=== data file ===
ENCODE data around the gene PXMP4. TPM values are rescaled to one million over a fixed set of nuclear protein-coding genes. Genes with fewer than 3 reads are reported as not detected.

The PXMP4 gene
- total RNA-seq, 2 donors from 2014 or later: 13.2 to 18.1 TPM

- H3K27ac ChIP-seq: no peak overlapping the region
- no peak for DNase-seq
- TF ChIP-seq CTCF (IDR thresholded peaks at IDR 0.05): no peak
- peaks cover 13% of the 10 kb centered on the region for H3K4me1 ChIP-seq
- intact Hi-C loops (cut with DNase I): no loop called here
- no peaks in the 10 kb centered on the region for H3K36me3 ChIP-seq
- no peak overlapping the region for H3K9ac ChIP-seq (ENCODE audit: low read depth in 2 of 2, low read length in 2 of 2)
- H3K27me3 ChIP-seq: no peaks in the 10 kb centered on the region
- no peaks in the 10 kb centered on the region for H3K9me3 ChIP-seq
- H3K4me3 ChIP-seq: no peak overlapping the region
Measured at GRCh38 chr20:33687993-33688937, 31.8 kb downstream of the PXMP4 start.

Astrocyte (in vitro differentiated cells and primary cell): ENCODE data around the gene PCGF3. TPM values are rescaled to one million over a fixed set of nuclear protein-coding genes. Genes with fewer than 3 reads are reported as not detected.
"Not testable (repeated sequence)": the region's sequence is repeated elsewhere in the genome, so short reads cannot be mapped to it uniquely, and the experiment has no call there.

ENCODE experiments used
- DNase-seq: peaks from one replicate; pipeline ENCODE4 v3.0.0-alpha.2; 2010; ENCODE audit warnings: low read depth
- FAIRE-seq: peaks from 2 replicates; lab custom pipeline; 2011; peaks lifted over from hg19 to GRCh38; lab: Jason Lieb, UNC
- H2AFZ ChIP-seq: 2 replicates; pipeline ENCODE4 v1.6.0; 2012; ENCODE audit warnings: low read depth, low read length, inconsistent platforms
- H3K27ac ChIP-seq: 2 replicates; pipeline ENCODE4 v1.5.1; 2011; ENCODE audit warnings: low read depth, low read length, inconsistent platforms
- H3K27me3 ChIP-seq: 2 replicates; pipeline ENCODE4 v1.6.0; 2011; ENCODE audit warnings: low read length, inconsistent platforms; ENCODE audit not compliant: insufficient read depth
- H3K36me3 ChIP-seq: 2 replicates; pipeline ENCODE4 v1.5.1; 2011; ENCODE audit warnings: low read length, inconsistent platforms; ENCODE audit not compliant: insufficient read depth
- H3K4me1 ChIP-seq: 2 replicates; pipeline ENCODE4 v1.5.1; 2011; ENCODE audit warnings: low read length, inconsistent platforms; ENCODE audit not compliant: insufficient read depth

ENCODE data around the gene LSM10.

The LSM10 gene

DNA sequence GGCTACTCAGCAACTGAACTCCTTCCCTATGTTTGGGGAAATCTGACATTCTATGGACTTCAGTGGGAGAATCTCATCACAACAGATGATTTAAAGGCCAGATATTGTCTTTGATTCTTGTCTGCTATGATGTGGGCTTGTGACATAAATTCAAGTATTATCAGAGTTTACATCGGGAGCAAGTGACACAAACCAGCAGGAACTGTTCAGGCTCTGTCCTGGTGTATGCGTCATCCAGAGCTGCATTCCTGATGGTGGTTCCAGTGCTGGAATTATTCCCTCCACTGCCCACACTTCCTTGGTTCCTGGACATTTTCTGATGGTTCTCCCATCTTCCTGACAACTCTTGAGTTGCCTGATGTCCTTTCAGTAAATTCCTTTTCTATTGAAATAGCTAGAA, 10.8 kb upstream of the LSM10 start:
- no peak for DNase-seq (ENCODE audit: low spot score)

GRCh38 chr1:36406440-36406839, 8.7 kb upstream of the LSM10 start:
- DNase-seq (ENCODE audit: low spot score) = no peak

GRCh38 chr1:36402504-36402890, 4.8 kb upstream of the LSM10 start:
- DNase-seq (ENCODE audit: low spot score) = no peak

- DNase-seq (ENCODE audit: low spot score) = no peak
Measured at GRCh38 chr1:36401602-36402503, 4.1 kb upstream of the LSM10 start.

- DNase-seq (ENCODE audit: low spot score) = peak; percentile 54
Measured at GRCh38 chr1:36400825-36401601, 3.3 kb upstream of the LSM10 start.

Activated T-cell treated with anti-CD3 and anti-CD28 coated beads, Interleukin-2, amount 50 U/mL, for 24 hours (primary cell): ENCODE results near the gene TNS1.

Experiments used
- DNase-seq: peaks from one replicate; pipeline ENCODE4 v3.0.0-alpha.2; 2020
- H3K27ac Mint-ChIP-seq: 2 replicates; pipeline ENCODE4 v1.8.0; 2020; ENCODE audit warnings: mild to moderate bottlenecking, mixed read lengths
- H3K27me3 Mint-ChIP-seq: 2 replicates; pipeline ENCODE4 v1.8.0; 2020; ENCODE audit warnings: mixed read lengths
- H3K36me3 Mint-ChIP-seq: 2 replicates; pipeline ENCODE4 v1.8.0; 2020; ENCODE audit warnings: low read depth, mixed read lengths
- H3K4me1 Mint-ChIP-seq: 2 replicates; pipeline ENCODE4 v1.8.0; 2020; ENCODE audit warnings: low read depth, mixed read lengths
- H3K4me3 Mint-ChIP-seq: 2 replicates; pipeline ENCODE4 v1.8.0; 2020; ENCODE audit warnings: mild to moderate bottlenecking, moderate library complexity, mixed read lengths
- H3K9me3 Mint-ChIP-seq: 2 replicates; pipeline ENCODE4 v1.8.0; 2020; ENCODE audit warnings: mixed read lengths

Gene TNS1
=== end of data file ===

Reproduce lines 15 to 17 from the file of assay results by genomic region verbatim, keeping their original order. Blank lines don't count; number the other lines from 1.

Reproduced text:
Astrocyte (in vitro differentiated cells and primary cell): ENCODE data around the gene PCGF3. TPM values are rescaled to one million over a fixed set of nuclear protein-coding genes. Genes with fewer than 3 reads are reported as not detected.
"Not testable (repeated sequence)": the region's sequence is repeated elsewhere in the genome, so short reads cannot be mapped to it uniquely, and the experiment has no call there.

ENCODE experiments used